Outcomes Offered

■ Reassurance

■ Acceptance

■ Self-assertion

Can I tell you a true story about a boy I will call Jason? When I met Jason his parents had separated and Jason was living with his mom but spending most weekends with his dad.

Before his parents had separated there was a lot of unhappiness at home. His mom and dad would often yell at each other. Jason hated it, and was scared by it. He would lie in bed at night, listening to them fight and feeling frightened about what might happen. It was lonely in the dark of his room all by himself and, though he wouldn't have said anything about it to his friends at school, at times he cried himself to sleep.

He didn't want his parents to separate, but when they did I think he hoped things would be happier. And in some ways they were—but in some ways, they weren't. Whenever his mom and dad got together or needed to talk on the phone they were yelling and screaming again. It felt bad that this mostly seemed to be about Jason or his younger brother, Clayton. You see, Jason loved his mom, and he loved his dad, and he hated the times when they put him in the position of having to choose whether he spent the weekend or vacation with mom or dad.

Then a test came. Sometime after his parents had separated, his dad had decided he needed a two-week vacation and planned it at the end of term so as not to miss his school vacation time with the boys. At the same time as Jason's dad made his plans, Jason's mom decided to take the boys on a trip for two weeks of the school vacation. That meant a month before they saw their dad and he saw them. Dad was upset. He said he couldn't change his plane tickets. Mom was upset; she had already bought tickets, too, she said, and the boys were looking forward to getting away.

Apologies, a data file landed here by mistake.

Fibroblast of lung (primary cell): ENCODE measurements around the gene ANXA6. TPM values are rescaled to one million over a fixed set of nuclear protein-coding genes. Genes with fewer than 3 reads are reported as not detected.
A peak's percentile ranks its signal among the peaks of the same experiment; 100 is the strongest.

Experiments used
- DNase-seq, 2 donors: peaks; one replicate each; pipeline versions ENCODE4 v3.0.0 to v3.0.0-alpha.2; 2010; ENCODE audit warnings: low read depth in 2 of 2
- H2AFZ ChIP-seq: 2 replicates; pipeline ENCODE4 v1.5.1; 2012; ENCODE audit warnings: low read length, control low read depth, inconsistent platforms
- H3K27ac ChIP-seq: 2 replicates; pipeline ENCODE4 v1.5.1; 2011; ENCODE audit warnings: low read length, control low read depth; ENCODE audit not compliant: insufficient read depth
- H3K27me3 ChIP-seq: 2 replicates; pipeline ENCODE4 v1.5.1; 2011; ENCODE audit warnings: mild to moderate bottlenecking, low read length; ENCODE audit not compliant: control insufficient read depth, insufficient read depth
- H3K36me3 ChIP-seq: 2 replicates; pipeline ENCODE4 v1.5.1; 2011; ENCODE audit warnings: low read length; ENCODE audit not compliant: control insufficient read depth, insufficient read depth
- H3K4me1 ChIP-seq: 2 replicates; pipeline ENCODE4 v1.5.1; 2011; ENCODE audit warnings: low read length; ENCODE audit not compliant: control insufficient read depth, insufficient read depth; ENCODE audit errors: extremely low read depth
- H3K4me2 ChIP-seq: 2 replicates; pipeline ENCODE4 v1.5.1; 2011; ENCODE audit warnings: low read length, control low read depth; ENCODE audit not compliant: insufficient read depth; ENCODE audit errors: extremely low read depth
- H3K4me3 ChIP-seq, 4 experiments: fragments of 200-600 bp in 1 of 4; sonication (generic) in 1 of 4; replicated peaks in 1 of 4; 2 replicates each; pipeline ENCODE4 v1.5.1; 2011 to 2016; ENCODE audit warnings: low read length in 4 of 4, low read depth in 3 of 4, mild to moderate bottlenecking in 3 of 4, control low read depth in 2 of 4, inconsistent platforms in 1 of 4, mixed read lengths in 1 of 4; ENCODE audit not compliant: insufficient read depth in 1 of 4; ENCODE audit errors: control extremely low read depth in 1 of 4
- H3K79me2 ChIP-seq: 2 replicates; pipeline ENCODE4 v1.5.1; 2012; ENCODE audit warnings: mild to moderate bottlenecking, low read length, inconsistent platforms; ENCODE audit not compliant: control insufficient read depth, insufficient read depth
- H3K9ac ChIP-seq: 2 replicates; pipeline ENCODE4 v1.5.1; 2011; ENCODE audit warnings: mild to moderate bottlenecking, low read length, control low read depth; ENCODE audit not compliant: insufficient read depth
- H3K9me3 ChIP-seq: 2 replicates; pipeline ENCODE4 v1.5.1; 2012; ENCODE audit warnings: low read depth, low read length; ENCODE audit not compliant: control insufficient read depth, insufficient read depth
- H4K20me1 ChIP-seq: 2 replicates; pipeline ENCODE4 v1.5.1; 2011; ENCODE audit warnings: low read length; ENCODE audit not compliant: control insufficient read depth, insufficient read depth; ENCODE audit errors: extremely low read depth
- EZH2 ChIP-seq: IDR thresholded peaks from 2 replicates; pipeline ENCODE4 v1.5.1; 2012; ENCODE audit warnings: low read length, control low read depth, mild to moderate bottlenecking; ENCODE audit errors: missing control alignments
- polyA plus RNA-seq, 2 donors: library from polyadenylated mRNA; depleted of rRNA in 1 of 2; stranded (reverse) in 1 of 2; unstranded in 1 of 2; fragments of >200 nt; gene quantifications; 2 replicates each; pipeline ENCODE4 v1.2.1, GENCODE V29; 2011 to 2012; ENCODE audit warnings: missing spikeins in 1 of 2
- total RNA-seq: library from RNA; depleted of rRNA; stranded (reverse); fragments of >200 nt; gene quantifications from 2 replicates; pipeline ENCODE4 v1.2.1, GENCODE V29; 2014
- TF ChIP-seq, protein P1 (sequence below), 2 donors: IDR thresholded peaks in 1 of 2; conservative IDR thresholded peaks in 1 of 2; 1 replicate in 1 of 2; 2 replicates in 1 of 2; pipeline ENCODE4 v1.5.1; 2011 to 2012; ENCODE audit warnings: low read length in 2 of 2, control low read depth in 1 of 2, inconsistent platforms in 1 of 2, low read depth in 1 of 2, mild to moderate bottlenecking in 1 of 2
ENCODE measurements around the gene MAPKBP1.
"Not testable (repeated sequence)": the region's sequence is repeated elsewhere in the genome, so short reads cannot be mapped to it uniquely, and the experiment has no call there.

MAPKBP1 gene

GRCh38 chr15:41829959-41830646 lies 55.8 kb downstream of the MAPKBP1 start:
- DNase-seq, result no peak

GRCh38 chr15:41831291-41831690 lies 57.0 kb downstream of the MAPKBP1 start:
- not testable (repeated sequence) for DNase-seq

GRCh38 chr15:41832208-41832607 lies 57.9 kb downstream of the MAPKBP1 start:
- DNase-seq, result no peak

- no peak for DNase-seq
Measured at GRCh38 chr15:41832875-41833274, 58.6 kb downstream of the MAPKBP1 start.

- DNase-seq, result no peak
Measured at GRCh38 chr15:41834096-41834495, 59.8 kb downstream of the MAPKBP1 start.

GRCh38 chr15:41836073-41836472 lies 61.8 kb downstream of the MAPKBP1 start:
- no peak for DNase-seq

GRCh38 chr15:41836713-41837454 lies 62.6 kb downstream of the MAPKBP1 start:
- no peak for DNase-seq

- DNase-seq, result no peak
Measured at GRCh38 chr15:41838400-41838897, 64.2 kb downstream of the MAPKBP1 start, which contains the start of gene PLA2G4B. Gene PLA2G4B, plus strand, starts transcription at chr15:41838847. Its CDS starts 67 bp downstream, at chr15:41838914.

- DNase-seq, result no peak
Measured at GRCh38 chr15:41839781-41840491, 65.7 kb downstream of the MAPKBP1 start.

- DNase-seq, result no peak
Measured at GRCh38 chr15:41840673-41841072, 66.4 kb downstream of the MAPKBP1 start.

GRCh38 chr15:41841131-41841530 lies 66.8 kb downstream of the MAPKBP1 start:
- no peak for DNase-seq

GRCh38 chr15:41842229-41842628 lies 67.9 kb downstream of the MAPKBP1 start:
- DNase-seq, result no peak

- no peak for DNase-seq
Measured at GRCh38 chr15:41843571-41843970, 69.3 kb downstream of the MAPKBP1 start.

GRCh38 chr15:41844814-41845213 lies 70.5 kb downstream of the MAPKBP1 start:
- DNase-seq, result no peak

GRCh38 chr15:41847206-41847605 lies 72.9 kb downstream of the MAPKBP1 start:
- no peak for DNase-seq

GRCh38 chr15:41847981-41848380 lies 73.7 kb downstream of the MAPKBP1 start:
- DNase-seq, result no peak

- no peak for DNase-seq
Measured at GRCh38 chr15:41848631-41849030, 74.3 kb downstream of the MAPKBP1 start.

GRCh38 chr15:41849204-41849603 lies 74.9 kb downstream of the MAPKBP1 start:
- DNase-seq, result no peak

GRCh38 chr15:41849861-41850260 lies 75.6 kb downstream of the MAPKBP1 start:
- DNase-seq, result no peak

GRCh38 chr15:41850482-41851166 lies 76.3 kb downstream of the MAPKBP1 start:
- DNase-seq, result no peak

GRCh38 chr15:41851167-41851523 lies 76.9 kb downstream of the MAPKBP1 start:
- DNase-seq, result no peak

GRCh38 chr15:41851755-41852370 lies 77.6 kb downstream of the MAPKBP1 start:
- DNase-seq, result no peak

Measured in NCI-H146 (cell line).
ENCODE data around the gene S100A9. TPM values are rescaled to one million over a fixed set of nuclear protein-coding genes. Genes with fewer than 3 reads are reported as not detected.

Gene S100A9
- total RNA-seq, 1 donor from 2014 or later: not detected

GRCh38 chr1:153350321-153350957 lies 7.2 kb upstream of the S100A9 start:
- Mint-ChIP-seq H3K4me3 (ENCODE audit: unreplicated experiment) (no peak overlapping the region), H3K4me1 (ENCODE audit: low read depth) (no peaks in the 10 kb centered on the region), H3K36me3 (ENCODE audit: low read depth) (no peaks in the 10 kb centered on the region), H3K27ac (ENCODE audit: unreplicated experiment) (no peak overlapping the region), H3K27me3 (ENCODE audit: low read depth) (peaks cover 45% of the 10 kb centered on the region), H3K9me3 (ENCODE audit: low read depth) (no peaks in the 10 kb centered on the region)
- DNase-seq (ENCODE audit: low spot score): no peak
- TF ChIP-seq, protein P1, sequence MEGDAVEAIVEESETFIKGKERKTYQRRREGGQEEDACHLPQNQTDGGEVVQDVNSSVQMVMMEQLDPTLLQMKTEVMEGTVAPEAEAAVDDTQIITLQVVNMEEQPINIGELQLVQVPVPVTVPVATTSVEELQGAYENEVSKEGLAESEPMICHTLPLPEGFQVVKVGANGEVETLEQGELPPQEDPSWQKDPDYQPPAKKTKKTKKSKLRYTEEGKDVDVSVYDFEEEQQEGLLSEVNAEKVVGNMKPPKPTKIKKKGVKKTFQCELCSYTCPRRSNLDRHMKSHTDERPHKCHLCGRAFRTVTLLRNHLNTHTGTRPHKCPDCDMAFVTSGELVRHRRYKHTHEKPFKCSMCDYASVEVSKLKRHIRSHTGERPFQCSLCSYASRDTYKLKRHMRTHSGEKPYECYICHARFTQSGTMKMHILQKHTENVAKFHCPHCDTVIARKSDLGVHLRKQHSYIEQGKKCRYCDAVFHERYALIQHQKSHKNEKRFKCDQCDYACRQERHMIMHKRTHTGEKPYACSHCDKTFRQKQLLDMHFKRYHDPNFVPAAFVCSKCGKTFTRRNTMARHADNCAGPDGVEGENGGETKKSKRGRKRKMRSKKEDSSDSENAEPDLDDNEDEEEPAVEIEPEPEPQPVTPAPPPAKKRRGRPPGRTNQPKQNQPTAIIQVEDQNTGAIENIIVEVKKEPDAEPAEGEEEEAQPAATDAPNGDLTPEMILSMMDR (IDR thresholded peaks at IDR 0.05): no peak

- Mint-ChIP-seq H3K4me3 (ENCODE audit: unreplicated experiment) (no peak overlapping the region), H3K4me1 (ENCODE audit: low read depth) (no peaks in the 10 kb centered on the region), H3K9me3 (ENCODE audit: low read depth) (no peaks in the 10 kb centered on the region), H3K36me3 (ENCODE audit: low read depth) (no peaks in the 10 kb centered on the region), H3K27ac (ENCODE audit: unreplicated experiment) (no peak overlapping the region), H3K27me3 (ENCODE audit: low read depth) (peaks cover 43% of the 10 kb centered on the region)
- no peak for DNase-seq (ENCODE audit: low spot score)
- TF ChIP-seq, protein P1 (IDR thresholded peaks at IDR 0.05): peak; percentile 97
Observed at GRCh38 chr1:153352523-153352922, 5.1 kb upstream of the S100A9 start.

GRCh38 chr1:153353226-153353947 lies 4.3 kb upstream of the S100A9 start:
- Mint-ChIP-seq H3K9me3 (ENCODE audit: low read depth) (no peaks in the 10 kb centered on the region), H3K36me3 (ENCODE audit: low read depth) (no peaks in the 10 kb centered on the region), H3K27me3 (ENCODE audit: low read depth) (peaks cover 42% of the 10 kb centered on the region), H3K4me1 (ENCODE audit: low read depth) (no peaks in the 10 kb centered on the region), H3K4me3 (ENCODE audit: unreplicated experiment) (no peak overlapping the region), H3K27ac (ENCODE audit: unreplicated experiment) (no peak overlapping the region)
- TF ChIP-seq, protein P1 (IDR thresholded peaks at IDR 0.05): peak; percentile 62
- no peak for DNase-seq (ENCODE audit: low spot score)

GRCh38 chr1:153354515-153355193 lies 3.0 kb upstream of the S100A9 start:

His dad asked Jason if he would like to stay with him instead of going away with his mother. They would do something special, he promised.

Jason felt terrible. If he said yes, his mom would be unhappy and probably even angry. If he said no, his dad would be unhappy and maybe even angry. What could he do? No matter what he did it was going to be wrong . . . and that meant Jason was unhappy.

It was Jason's dad, not Jason, who told me what Jason did. In fact, Jason's answer made his dad stop and think. He said it made him realize that he shouldn't be making his son responsible, that he and his wife needed to sort out the way they solved their problems rather than drag in the boys.

Now, some parents realize this . . . and some don't. Sometimes there are things that kids can say that might be helpful . . . and sometimes there aren't. I have heard it said that there are times when no matter what you do it's likely to be wrong, so you might as well be wrong doing what you believe is right.

Sometimes it helps to let other people know what you think . . . and sometimes it's helpful just to know it yourself. What Jason said was this: "Dad, I am only nine years old."

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